“People today would be surprised to know just how desperate things were,” remembered the late Emeritus Professor Stanley Burns, M.D.’55. He was not, as one might think, describing his childhood in southern Vermont during the long,
severe economic slump of the thirties, or his Army Medical Corps experiences treating the wounded from the Battle of the Bulge or the survivors of Dachau. For returning vets of World War II such as Burns, the relief of being back home, out of
uniform, in a revitalized economy, was tempered by the post-war housing shortage—the most serious, widespread squeeze on living space ever seen in the United States.
From the war’s end in August 1945 through the end of
1946, millions of servicemen and women were demobilized and sent back into civilian ranks. The U.S. Army was discharging about a million men a month by the end of 1945, and the Navy another 250,000. As the beginning of the 1946-47 academic year
drew near, many of these veterans married their pre-war sweethearts and prepared—with financial help from the recently enacted G.I. Bill of Rights—to finish an education that had been abruptly interrupted by the war.
was virtually no place for them to live while going to school (a situation strangely reminiscent of today’s housing crunch in the Burlington area). For the ten years of the Depression, there had been very little home building in the country.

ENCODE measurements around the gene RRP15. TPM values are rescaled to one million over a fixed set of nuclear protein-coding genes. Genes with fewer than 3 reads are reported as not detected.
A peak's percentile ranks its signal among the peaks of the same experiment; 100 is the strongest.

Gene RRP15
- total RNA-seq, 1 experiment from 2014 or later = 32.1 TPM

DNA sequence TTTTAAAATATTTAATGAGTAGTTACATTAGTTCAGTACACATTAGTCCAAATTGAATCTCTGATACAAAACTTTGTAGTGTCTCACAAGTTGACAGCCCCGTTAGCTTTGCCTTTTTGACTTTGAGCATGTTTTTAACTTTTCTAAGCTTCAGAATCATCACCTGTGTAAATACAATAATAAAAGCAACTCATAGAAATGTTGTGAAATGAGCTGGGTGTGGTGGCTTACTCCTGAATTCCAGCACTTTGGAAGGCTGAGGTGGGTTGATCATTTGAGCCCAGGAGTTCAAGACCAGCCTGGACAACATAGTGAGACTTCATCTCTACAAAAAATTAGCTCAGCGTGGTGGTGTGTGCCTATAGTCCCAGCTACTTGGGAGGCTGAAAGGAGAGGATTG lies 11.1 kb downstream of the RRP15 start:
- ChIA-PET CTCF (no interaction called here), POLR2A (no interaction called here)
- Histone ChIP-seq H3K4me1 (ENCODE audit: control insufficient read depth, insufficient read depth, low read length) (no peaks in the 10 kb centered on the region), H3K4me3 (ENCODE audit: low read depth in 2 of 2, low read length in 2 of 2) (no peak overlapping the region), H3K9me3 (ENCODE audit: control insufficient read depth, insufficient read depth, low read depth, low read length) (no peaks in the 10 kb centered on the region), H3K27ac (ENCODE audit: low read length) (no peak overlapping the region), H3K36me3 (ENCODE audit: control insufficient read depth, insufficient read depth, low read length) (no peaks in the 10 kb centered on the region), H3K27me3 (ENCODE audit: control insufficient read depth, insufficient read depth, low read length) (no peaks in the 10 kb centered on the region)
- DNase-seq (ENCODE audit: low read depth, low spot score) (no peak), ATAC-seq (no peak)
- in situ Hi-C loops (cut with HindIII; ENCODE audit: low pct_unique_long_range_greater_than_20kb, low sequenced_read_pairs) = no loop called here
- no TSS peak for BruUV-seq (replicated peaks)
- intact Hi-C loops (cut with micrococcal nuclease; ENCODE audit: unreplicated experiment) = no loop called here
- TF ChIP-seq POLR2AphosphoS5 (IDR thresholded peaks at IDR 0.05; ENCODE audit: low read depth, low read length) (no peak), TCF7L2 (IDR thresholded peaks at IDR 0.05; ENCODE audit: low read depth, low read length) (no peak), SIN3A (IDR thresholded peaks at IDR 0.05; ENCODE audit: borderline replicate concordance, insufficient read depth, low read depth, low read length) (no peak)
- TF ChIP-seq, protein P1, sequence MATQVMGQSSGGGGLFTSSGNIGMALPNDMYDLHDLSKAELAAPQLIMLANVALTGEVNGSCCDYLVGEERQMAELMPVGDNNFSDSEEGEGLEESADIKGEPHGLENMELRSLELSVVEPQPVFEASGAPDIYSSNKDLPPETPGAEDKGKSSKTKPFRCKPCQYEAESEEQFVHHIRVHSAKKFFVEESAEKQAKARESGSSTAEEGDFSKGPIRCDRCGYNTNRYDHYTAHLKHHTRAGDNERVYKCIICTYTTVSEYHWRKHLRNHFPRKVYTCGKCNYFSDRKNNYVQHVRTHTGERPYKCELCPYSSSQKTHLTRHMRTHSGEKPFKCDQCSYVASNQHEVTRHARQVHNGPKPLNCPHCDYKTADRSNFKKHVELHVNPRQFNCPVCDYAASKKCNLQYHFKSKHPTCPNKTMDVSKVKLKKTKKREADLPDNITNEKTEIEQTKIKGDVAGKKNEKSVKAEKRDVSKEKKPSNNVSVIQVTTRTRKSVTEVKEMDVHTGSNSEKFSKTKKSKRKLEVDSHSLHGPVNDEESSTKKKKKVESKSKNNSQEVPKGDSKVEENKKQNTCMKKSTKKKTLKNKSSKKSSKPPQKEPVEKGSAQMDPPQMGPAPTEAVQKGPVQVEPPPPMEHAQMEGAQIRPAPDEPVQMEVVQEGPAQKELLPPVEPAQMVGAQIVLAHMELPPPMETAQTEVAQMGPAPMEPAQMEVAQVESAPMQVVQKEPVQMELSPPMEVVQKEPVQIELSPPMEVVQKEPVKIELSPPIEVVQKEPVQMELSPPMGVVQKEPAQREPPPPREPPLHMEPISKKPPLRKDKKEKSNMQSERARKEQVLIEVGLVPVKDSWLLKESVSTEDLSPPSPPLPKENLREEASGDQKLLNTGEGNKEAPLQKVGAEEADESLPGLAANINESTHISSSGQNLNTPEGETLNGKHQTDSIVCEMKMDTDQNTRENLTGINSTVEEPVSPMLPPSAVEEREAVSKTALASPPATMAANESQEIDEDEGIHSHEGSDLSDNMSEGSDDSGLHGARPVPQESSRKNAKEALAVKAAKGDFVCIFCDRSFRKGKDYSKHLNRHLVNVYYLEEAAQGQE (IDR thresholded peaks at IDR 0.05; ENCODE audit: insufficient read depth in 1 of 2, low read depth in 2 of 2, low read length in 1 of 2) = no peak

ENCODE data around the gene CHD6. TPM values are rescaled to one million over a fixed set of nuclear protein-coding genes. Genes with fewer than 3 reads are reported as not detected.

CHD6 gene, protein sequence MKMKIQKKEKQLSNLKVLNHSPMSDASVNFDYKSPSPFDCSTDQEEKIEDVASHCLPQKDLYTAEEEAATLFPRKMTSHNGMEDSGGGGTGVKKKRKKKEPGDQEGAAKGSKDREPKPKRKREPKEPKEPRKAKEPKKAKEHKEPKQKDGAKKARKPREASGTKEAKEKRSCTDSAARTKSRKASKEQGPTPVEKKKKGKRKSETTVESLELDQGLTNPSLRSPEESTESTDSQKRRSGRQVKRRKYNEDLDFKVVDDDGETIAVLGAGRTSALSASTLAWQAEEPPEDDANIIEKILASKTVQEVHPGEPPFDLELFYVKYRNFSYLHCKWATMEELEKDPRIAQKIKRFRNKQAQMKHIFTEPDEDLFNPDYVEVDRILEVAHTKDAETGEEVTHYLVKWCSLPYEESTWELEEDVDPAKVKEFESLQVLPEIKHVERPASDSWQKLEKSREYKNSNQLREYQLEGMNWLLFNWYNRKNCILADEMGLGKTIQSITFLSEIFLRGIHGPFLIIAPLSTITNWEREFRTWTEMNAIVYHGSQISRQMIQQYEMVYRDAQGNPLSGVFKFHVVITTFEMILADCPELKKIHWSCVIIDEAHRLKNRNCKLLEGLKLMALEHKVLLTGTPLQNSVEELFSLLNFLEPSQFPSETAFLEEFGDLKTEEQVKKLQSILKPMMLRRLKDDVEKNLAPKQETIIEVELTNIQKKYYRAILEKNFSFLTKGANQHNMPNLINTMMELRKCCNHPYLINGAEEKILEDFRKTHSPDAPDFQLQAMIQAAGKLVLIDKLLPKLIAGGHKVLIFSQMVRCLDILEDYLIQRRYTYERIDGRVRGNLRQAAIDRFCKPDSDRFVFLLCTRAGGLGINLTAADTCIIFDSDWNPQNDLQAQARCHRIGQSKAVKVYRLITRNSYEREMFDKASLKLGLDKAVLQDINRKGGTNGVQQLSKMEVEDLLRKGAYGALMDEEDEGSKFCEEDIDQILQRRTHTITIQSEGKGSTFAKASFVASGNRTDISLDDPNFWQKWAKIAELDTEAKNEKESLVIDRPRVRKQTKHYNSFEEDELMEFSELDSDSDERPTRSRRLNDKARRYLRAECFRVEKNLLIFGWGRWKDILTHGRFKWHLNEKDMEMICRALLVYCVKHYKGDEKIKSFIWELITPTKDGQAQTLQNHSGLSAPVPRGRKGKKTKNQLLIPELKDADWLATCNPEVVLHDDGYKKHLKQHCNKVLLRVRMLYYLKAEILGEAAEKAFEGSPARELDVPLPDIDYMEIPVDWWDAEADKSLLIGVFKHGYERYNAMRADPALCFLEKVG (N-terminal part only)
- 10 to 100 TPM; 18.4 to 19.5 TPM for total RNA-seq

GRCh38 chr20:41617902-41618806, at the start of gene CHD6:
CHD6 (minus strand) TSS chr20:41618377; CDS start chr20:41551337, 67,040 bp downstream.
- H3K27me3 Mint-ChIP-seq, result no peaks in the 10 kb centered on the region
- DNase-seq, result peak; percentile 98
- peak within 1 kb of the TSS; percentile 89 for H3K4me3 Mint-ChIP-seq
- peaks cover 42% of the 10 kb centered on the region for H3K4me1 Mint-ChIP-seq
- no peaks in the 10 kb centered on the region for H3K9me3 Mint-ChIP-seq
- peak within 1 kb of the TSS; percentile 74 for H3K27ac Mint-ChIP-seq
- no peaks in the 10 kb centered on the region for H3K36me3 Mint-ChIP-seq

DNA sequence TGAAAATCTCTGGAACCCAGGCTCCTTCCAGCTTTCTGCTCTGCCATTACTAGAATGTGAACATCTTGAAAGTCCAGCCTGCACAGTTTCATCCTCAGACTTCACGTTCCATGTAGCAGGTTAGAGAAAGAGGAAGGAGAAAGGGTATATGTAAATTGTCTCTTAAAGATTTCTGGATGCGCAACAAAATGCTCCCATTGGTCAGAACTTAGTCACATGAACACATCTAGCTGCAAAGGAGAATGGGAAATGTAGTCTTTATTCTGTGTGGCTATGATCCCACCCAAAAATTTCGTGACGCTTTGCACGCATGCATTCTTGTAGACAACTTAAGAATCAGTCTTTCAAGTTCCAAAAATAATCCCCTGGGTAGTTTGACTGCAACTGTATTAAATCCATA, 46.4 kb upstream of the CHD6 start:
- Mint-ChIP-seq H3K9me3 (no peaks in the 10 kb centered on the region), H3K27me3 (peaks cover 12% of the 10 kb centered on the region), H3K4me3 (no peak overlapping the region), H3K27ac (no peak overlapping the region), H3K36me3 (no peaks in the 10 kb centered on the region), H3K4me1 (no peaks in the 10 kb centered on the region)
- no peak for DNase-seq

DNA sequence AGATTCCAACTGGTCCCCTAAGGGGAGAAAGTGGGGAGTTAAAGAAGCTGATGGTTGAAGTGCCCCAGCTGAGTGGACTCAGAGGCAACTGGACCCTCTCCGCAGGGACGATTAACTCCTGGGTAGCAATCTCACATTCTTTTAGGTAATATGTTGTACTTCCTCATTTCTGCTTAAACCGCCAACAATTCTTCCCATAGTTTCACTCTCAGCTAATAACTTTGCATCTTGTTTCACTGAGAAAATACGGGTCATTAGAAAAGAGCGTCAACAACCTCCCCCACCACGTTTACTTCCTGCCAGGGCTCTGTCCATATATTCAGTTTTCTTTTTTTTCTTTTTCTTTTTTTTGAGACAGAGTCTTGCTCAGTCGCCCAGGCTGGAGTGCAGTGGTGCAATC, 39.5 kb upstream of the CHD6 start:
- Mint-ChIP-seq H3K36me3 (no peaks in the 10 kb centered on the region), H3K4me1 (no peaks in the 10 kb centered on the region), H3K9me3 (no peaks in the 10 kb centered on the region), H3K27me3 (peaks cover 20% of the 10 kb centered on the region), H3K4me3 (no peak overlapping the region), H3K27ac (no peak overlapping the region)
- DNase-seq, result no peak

During the war, the economy rebounded, but all available building materials had gone into defense uses. With the war over, industrial construction used up most available resources. At least five million homes were needed right away in 1945: only
37,000 had begun to be constructed by the beginning of 1946. As historian William Manchester recounted, “North Dakota veterans converted grain bins into housing, and Benny Goodman and his band played for a Cleveland benefit at which citizens
pledged rooms for rent.” The cartoonist Bill Mauldin, who had risen to prominence with his drawings in the armed services newspaper “Stars & Stripes,” and who was now published nationwide, drew a savage depiction of
a landlady turning a former GI and his family from her door. A sign on the door reads “Rooms—No Children or Dogs,” and the landlady says “You soldiers just don’t seem to understand our problems.” It was a situation
in which horror stories were inevitable, and sad tales abounded. As Manchester noted, “In arctic Minneapolis a husband, wife, and their little war baby spent seven nights in their car. In Atlanta, 2,000 people answered an ad for one apartment.